Defendant and her husband (Duckworths) purchased two automobile policies and one motorcycle insurance policy from plaintiff (State Farm) where all three insurance contracts contained "anti-stacking" provisions that precluded recovery of uninsured motorist benefits under any policy other than that covering the damaged vehicles. The Duckworths subsequently moved to Florida, where the husband was struck and killed by an uninsured motorist while driving the motorcycle covered under the Maryland policy. State Farm consequently brought this action in the district court, seeking a declaratory judgment that it had satisfied its contractual obligations to the husband's estate. At issue before the district court was the applicability of the public policy exception to Florida's choice of law rule in disputes over contract terms. The district court declared that State Farm had satisfied its contractual obligations to the husband's estate and dismissed defendant's counterclaims. Taking into account all of the undisputed facts, and assuming that defendant informed a State Farm representative that the Duckworths' move from Maryland to Florida would be "permanent," the court held that State Farm still did not receive reasonable notice sufficient to trigger the public policy exception. The court held that, even if defendant informed the representative as alleged, her later actions overwhelmingly indicated to State Farm that the Duckworths' move was not necessarily permanent and that, consequently Maryland law would continue to govern the Duckworths' policies. Therefore, the issue of fact upon which defendant's appeal rested was immaterial and, as State Farm was deprived of reasonable notice, judgment as a matter of law was proper.
Posted in: Contracts, Injury Law, Insurance Law, Trusts & Estates, U.S. 11th Circuit Court of Appeals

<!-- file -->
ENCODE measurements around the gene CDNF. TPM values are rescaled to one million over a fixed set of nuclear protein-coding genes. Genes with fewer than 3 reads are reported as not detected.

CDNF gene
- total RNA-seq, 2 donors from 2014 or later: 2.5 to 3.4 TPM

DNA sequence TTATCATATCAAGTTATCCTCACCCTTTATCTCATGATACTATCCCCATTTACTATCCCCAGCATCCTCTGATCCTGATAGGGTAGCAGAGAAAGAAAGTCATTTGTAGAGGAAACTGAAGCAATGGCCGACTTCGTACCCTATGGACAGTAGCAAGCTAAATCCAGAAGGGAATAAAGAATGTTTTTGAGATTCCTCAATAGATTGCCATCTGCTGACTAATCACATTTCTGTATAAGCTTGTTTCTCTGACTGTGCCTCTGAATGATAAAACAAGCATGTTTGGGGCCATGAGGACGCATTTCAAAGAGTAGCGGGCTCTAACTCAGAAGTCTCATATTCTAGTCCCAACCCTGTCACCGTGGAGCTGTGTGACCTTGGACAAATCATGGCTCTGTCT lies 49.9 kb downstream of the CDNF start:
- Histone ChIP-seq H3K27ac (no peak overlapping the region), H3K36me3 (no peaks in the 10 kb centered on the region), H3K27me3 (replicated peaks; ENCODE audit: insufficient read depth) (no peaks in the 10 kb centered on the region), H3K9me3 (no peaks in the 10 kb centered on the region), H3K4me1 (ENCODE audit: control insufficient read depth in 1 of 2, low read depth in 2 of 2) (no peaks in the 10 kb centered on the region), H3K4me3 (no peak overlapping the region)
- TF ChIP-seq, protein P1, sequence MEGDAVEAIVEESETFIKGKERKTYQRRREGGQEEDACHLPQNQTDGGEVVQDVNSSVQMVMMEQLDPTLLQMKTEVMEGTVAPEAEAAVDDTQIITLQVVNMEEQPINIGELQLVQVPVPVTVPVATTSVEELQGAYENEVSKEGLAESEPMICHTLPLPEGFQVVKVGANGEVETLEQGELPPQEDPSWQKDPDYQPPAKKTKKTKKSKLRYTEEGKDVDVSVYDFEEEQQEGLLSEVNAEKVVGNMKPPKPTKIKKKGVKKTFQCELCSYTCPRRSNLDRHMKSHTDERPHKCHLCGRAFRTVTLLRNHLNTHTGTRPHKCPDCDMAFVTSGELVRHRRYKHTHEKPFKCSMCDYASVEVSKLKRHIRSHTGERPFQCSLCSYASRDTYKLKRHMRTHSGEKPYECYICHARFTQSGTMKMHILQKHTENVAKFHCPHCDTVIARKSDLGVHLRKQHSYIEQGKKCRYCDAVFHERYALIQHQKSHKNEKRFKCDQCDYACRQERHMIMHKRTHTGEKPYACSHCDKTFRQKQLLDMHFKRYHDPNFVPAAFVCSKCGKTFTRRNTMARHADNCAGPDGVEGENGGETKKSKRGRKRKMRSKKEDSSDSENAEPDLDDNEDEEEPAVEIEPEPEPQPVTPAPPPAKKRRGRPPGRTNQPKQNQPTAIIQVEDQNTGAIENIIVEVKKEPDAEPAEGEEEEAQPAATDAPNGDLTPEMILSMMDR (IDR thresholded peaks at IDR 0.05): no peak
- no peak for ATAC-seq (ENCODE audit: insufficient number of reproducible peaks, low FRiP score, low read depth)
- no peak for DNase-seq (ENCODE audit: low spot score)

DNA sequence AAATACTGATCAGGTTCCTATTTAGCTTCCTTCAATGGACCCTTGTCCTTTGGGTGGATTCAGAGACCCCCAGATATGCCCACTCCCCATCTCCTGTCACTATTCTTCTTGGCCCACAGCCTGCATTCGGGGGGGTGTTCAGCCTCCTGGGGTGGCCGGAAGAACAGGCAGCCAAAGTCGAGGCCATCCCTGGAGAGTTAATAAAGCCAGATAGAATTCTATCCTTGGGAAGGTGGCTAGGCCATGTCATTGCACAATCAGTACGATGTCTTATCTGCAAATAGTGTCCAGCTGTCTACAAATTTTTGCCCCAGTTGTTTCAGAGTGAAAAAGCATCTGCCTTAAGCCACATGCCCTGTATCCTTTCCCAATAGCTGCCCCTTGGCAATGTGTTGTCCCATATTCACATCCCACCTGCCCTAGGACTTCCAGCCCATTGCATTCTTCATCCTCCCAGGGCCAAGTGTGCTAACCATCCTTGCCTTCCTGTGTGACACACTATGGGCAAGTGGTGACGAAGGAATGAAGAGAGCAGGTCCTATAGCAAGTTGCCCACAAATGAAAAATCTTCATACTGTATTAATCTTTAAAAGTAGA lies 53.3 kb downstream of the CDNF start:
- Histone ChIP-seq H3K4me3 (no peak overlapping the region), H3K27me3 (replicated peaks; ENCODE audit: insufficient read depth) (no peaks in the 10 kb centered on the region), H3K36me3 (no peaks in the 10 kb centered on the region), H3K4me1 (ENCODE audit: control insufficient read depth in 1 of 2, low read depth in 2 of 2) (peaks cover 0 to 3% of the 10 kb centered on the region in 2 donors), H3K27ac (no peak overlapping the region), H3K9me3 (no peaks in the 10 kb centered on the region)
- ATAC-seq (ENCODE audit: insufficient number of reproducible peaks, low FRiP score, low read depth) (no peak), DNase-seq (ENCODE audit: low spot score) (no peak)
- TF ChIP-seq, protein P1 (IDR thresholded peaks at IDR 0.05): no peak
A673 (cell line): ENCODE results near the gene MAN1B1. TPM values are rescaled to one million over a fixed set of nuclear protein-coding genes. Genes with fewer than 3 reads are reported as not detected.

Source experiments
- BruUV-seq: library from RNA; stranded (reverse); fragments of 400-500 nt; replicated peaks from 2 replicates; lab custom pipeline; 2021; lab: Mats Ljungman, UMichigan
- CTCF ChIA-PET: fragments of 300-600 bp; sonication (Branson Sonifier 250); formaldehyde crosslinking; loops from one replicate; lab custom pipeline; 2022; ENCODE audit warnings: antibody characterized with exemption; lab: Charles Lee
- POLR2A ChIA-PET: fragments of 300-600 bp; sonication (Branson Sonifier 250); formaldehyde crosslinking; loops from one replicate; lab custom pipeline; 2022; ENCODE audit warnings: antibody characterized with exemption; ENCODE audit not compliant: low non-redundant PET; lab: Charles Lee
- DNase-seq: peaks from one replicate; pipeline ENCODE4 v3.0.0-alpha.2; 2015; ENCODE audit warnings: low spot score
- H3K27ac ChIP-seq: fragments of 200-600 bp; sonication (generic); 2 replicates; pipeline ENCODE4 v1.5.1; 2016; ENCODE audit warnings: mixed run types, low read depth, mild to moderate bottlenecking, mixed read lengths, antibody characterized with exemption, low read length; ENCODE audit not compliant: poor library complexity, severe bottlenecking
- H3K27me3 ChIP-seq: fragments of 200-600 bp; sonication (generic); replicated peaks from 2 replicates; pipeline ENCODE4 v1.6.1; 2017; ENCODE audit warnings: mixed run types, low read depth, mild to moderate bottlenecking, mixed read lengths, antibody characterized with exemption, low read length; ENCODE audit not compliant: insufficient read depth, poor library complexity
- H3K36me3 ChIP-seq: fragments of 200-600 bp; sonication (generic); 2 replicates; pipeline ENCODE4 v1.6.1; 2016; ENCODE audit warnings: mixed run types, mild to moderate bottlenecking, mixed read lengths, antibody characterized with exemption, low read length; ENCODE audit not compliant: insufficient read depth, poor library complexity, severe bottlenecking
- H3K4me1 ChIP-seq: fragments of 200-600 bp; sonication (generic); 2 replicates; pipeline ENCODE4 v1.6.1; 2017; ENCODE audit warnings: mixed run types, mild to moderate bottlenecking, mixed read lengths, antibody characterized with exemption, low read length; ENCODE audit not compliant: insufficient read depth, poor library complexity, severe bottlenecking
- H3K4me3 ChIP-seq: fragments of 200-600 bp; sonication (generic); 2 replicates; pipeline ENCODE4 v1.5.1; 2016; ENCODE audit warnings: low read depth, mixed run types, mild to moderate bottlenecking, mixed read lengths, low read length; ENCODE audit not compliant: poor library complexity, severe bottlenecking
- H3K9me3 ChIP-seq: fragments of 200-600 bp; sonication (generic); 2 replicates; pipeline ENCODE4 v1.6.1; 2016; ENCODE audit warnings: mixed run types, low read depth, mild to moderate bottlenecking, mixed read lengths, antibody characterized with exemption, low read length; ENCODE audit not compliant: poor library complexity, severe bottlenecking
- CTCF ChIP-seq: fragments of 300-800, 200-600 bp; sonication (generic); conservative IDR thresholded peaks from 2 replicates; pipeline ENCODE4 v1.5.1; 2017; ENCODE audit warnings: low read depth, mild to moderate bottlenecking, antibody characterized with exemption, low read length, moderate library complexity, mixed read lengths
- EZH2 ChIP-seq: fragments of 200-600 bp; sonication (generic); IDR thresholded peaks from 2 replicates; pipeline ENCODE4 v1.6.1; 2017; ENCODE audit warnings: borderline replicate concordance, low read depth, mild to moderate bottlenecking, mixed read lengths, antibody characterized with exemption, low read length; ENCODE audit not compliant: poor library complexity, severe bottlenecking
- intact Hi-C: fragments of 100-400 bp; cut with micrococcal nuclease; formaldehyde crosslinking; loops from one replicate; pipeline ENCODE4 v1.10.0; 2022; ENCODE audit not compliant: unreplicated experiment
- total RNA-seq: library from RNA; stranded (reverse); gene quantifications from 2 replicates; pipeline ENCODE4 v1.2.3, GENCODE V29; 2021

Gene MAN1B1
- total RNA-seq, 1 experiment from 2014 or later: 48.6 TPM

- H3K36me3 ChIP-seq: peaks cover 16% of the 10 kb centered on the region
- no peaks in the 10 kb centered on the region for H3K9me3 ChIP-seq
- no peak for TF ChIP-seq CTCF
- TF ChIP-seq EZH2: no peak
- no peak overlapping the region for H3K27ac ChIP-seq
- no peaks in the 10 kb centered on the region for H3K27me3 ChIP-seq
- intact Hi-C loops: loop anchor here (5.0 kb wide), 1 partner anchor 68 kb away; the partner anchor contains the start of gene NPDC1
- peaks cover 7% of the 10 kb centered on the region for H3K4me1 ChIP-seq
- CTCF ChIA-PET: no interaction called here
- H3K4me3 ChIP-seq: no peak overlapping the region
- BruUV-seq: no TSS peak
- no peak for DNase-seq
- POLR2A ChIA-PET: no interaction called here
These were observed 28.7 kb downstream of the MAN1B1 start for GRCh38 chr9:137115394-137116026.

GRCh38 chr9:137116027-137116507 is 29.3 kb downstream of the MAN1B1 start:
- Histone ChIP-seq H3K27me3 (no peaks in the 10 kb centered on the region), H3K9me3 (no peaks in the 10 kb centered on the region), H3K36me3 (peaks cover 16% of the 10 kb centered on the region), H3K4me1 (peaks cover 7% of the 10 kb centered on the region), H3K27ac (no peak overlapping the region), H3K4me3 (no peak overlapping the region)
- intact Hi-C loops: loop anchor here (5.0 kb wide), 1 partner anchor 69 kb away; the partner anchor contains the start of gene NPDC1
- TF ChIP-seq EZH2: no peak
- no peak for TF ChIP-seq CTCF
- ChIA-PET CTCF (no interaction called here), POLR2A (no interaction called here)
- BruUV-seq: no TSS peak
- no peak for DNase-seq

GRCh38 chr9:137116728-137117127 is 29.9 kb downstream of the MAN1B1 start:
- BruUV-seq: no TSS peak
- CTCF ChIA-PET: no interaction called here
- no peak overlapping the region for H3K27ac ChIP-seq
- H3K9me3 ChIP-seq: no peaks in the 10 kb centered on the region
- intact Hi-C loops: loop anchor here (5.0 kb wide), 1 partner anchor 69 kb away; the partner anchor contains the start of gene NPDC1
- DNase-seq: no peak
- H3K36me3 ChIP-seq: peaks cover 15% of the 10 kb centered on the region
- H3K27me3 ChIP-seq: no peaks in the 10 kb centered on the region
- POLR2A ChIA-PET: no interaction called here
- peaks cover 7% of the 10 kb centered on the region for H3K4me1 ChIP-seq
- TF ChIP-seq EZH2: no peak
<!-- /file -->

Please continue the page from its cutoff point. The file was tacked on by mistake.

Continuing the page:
Kurt R. Ward, Attorney at Law, LLC, appealed the district court's order denying its motion for judgment on the pleadings and granting the Plan Parties' (the Bert Bell/Pete Rozelle NFL Player Retirement Plan, the Retirement Board of the Plan, and the Bank of New York Mellon Corporation) cross-motion for judgment on the pleadings. Both parties' motions sought a declaration about whether the Plan Parties had to pay the disability benefits of two of the Ward Firm's retired NFL player clients into the firm's client trust account pursuant to state court jurisdiction for unpaid attorney's fees despite a provision in the Plan prohibiting any "benefit under the Plan" from being assigned or reached by creditors through legal process. The court held that its prior panel precedent held that bargained-for provisions barring assignments in ERISA welfare benefits were valid and enforceable and that the Ward Firm had not directed the court's attention to any such intervening en banc or Supreme Court decision. Accordingly, the court affirmed the judgment and held that the district court did not err in declaring that the spendthrift provision in the Plan prevented the Plan Parties from depositing the disability benefits owned by two retired NFL players into the Ward Firm's trust account.
Appellant, the personal representative of the estate of her son, sued two police officers alleging violations of state wrongful death claims and excessive force claims under 42 U.S.C. 1983 when her son died after being arrested and tasered by the officers. At issue was whether a section 1983 excessive force claim survived in Alabama if the injured party died before the lawsuit was filed, or abated pursuant to Ala. Code 6-5-462. The court held that there was no inconsistency between section 6-5-462 and federal law and that the statute was applicable to this case. Therefore, the excessive force claim against one of the officers abated under Alabama law when section 6-5-462 applied to the action, which was not filed prior to the death of the son.
Posted in: Civil Rights, Constitutional Law, Criminal Law, Trusts & Estates, U.S. 11th Circuit Court of Appeals